عنوان مقاله [English]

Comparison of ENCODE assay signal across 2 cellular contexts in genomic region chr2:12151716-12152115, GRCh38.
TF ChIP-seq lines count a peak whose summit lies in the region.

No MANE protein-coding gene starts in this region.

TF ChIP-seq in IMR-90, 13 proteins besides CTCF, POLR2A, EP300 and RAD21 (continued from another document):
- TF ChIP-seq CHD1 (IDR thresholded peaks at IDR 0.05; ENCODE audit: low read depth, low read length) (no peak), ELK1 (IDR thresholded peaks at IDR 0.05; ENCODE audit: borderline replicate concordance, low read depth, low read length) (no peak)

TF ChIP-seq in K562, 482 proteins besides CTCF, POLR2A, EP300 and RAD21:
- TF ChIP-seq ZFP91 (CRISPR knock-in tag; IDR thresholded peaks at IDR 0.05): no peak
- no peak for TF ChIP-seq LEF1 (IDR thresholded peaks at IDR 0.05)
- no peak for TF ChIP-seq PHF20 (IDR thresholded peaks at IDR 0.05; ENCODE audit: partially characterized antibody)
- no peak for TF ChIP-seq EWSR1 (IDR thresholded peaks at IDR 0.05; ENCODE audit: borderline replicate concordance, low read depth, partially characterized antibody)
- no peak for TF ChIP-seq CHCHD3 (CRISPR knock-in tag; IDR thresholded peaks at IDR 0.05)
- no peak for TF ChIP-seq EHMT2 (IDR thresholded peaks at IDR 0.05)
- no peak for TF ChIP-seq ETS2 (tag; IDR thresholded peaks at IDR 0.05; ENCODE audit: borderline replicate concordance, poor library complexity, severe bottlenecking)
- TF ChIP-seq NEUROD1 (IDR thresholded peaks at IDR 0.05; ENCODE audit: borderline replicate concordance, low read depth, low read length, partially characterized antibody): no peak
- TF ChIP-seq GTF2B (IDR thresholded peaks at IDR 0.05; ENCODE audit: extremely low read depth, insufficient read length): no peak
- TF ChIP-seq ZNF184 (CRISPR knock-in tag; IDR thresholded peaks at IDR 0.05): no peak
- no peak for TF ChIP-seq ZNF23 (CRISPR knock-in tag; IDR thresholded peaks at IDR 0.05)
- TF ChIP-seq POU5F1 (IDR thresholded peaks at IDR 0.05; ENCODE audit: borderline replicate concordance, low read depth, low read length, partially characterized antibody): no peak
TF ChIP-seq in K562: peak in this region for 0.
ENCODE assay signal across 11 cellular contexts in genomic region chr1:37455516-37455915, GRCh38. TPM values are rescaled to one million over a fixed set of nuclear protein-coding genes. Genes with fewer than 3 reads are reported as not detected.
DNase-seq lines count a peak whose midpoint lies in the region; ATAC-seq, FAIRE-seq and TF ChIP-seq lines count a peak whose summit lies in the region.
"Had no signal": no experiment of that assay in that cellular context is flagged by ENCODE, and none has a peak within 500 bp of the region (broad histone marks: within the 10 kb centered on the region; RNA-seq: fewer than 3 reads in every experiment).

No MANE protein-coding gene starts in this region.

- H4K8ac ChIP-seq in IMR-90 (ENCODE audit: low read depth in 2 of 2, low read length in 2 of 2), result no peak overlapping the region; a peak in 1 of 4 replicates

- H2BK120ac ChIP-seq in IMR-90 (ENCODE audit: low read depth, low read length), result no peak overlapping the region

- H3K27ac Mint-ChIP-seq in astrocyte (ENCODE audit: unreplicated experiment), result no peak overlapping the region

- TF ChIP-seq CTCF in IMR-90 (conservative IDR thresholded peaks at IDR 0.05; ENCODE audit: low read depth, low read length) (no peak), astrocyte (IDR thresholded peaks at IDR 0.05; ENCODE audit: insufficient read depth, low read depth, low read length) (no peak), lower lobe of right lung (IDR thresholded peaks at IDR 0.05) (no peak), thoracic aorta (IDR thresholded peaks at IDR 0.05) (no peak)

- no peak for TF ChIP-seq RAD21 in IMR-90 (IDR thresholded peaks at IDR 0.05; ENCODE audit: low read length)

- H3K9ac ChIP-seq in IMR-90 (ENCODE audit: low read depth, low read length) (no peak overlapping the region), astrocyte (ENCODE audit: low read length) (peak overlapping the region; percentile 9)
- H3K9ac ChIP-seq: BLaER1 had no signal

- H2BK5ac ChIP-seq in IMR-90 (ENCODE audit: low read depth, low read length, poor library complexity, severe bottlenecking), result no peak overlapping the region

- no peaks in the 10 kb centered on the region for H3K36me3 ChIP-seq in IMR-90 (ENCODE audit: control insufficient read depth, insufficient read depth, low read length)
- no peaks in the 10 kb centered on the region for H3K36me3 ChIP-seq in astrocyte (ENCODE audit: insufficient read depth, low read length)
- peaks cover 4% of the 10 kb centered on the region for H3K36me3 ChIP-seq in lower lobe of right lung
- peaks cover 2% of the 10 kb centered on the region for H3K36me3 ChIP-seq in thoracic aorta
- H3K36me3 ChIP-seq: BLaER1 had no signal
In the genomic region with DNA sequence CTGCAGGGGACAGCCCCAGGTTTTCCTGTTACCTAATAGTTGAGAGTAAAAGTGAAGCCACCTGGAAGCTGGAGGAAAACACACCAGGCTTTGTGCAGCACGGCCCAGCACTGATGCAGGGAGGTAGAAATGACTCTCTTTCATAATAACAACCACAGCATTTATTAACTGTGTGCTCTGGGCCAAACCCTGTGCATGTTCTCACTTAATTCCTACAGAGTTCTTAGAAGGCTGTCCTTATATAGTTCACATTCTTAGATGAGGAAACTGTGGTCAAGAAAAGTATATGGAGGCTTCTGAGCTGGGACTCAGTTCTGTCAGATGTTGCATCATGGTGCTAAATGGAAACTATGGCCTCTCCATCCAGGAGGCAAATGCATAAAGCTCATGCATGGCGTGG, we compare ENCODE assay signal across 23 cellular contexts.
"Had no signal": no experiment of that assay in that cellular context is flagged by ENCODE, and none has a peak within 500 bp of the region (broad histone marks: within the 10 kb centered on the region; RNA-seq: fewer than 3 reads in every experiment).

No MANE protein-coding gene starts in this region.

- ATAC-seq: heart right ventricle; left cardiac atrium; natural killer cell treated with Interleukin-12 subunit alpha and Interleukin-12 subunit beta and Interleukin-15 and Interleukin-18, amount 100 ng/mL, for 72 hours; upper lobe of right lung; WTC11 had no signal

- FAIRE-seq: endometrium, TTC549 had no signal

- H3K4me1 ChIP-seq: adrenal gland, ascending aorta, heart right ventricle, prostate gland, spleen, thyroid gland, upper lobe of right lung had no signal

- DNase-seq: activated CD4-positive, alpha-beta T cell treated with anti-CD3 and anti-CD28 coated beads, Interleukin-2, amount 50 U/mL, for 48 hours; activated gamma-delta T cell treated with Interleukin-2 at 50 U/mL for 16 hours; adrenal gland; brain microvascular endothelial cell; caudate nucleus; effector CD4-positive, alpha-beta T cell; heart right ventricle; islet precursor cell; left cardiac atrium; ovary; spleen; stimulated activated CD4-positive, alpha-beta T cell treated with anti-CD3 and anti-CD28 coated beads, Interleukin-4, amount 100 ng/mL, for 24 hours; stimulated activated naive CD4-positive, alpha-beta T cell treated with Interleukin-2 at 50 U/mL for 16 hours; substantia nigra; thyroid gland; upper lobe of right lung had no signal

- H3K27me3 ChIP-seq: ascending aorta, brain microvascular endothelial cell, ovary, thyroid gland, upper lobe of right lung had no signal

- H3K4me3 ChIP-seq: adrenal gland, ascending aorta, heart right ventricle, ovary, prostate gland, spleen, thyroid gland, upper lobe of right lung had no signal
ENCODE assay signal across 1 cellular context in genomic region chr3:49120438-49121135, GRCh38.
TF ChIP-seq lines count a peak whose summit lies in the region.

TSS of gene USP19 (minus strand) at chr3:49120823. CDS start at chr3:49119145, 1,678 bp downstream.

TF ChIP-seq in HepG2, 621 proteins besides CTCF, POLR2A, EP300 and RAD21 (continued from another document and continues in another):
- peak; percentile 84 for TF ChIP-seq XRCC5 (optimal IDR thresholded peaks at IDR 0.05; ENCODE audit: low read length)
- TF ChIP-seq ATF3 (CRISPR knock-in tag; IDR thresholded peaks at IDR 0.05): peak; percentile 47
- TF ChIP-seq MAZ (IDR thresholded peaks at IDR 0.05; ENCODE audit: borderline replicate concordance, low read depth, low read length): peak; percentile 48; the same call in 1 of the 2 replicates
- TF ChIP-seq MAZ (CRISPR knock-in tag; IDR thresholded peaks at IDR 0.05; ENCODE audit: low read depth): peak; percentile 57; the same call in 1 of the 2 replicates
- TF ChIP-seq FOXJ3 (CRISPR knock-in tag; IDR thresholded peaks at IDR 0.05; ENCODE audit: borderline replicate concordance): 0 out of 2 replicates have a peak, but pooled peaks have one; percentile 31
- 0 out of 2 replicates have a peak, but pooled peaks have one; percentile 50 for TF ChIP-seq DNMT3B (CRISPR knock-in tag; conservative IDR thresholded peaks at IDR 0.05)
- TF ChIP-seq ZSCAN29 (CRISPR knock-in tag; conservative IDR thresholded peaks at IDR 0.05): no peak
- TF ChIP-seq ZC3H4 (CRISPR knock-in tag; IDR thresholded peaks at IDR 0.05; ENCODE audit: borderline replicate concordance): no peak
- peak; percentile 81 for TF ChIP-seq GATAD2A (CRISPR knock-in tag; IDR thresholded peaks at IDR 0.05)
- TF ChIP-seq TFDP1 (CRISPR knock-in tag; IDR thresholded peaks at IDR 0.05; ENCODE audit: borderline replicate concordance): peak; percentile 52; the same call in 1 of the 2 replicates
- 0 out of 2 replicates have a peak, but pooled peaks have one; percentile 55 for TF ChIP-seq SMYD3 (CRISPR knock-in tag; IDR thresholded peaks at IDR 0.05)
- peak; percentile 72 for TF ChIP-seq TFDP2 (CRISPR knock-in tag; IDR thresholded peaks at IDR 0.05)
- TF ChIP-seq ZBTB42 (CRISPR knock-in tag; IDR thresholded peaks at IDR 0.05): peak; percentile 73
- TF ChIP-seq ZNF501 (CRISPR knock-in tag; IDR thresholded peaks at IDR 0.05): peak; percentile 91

The social, historical and economic contexts of Islam in the Umayyad era (41-132 AH) and the early first Abbasid period (132-232 AH) confronted the Islamic world with movements in which the belief in Mahdism was a common feature. Mahdist movements, based on their religious, political and social status, had different theoretical foundations concerning the savior, such as being the son of the Prophet (S), being a descendant of Fatima (SA), bearing the slogan "Al-Reza men Al Mohammad" (The Chosen from the Family of Mohammad (S)), having the position of representative etc. Jenahiyyah, which was the most important current after the death of Abdollah ibn Moawiyah ibn Abdollah ibn Jafar ibn Abi Talib (130 AH), was influenced by this motive. However, their uprising has been almost forgotten in history, because, firstly, it was overshadowed by the massive Abbasid movement, and secondly, Abdollah ibn Moawiyah is a figure who has not been taken seriously in the sources and has been accused of exaggeration, antinomian and harshness. Taking a descriptive-analytical approach and raising a question about the historical impact of the thought of Mahdism on the Jenahiyyah movement, this article deals with the various dimensions of this movement. The results show that the motive of Mahdism did not have much effect on the first stage of the uprising, but in its second stage and after the death of its leader, Abu Moslem Khorasani, the motive appeared objectively in Herat prison (130 AH) and manifested itself in the three currents of "Abdollah is the same as Mahdi", "Abdollah is the liaison of the savior of the apocalypse" and "Abdollah is the liaison of a Hashemi person".